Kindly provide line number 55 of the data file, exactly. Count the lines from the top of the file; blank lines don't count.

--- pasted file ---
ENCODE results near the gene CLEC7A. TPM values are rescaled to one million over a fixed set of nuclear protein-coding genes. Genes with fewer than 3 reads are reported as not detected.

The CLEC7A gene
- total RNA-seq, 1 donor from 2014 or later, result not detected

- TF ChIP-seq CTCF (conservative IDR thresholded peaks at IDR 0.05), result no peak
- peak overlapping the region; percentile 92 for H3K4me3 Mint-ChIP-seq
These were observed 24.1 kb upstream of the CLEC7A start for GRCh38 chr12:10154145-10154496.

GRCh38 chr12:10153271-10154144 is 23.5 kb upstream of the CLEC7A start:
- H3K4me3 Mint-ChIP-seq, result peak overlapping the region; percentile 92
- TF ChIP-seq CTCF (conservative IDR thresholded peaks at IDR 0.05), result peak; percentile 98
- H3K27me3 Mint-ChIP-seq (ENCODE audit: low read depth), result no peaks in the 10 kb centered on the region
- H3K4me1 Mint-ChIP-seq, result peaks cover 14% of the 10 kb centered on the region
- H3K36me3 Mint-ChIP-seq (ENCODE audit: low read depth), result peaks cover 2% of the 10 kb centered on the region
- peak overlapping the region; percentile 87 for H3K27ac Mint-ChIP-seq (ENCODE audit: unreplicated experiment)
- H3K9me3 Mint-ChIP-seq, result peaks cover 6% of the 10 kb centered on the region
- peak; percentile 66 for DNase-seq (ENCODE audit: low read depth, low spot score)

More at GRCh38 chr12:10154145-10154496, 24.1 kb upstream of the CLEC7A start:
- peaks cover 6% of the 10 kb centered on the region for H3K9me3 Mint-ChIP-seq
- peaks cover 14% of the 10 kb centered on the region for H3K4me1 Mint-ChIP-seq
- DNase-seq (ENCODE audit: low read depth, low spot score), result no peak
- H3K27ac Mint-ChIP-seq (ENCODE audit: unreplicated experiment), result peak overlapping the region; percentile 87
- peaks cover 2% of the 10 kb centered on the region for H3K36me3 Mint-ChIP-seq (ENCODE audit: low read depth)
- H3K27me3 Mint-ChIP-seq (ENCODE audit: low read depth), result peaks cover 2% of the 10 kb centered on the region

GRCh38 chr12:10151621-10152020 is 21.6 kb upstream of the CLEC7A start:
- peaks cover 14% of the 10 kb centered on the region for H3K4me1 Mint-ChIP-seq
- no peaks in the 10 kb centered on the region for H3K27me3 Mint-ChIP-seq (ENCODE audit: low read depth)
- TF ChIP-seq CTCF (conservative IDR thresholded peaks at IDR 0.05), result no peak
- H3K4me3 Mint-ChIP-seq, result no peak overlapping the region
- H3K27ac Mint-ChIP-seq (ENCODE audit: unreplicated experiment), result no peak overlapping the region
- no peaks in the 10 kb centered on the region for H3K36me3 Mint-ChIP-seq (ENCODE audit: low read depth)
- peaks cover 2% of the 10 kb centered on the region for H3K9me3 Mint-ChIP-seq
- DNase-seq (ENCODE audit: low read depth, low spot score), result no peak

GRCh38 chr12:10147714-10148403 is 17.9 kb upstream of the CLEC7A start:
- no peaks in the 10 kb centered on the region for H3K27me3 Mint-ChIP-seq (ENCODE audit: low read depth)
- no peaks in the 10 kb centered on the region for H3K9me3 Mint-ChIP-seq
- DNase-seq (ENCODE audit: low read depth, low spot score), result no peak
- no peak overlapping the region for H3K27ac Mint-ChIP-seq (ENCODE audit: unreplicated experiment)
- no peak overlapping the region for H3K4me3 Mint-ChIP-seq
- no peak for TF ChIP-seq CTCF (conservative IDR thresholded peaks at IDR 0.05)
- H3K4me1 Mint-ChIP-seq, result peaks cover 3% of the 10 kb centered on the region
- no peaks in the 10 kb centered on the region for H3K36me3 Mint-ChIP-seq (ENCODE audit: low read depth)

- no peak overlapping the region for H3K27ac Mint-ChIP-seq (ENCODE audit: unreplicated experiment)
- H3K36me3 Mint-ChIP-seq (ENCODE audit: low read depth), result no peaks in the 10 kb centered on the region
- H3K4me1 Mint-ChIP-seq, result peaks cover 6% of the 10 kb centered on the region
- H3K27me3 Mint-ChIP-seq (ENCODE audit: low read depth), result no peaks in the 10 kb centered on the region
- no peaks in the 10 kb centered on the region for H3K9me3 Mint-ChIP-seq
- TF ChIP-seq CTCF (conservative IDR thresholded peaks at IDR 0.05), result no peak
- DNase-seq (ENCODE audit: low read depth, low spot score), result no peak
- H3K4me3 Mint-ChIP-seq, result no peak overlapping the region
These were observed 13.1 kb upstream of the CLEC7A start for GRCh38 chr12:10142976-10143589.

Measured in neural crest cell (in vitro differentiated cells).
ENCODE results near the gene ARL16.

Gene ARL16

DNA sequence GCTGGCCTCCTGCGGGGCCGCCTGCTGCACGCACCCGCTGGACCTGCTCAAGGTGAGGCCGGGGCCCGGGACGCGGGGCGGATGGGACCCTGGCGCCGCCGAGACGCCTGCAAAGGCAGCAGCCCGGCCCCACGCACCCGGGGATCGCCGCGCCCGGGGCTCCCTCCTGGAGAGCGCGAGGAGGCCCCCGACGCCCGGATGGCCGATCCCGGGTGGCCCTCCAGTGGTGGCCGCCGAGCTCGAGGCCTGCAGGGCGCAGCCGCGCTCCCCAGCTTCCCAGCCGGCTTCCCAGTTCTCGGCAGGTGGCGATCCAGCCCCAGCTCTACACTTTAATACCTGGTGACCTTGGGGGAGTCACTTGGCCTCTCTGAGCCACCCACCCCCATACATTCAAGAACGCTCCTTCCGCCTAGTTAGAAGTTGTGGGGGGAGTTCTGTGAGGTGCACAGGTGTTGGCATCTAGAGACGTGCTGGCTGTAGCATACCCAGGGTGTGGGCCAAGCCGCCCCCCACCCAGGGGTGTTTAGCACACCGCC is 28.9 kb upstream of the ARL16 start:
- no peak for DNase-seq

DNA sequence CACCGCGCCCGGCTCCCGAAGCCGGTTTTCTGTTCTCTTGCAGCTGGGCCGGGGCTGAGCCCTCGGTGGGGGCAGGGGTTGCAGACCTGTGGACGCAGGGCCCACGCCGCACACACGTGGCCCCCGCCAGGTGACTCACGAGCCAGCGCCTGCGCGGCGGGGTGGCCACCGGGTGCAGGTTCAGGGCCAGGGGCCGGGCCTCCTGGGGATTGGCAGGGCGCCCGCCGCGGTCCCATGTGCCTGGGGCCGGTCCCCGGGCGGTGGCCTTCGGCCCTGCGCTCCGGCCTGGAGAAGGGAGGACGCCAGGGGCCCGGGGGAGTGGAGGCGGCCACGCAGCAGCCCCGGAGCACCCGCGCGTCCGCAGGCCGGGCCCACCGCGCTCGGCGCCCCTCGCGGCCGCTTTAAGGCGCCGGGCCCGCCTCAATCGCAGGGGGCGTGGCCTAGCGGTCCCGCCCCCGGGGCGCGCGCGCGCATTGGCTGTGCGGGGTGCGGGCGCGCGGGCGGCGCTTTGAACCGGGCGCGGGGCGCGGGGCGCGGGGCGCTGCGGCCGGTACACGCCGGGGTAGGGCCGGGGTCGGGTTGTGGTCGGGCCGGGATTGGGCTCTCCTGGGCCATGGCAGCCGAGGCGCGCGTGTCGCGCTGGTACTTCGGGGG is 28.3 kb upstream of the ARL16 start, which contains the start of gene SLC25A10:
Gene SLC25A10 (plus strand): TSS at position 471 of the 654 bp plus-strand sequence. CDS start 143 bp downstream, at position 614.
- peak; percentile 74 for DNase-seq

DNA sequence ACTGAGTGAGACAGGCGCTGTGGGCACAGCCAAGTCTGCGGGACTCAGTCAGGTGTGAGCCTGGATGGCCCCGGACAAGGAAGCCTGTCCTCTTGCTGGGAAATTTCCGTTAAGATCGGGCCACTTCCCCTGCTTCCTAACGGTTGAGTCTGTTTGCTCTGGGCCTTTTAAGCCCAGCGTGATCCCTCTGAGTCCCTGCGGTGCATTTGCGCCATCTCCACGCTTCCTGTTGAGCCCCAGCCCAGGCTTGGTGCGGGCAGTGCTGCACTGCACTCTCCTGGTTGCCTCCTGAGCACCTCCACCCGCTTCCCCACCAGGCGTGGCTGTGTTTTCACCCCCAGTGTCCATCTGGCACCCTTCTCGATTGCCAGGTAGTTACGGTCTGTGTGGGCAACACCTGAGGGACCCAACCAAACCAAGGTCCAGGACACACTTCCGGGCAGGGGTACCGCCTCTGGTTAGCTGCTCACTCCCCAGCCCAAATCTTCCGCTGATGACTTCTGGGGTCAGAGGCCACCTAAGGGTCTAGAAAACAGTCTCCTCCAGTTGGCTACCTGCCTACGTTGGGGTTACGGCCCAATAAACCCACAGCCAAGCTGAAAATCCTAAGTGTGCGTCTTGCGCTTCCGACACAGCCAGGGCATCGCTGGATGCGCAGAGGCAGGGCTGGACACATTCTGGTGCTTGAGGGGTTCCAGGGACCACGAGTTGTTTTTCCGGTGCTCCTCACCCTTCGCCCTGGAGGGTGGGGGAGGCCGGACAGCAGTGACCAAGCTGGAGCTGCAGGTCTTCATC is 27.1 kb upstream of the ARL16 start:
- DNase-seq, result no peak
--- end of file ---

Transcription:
DNA sequence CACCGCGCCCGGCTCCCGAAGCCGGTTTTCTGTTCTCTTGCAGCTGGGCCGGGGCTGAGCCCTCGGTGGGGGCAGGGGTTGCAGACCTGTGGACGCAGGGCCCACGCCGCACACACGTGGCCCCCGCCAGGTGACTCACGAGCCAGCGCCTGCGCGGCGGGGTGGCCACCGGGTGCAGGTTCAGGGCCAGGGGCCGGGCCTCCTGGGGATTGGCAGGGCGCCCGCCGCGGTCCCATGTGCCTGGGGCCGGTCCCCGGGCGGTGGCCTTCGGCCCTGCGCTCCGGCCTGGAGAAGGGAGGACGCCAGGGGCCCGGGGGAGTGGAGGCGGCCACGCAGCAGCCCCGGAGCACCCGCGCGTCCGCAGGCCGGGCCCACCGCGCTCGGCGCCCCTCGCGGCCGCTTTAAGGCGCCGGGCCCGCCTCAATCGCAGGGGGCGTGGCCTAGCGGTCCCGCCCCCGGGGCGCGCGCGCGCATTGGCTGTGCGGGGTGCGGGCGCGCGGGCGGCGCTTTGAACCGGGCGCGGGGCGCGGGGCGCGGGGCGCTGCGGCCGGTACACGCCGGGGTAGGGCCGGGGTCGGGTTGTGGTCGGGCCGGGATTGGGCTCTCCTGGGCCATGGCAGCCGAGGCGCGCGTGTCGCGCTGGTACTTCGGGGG is 28.3 kb upstream of the ARL16 start, which contains the start of gene SLC25A10: